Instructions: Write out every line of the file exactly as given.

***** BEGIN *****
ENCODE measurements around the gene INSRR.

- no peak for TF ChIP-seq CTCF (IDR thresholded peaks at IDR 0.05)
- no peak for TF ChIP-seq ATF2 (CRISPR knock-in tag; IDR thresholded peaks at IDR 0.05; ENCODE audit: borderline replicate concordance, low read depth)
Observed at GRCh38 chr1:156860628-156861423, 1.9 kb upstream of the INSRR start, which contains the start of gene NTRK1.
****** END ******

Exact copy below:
ENCODE measurements around the gene INSRR.

- no peak for TF ChIP-seq CTCF (IDR thresholded peaks at IDR 0.05)
- no peak for TF ChIP-seq ATF2 (CRISPR knock-in tag; IDR thresholded peaks at IDR 0.05; ENCODE audit: borderline replicate concordance, low read depth)
Observed at GRCh38 chr1:156860628-156861423, 1.9 kb upstream of the INSRR start, which contains the start of gene NTRK1.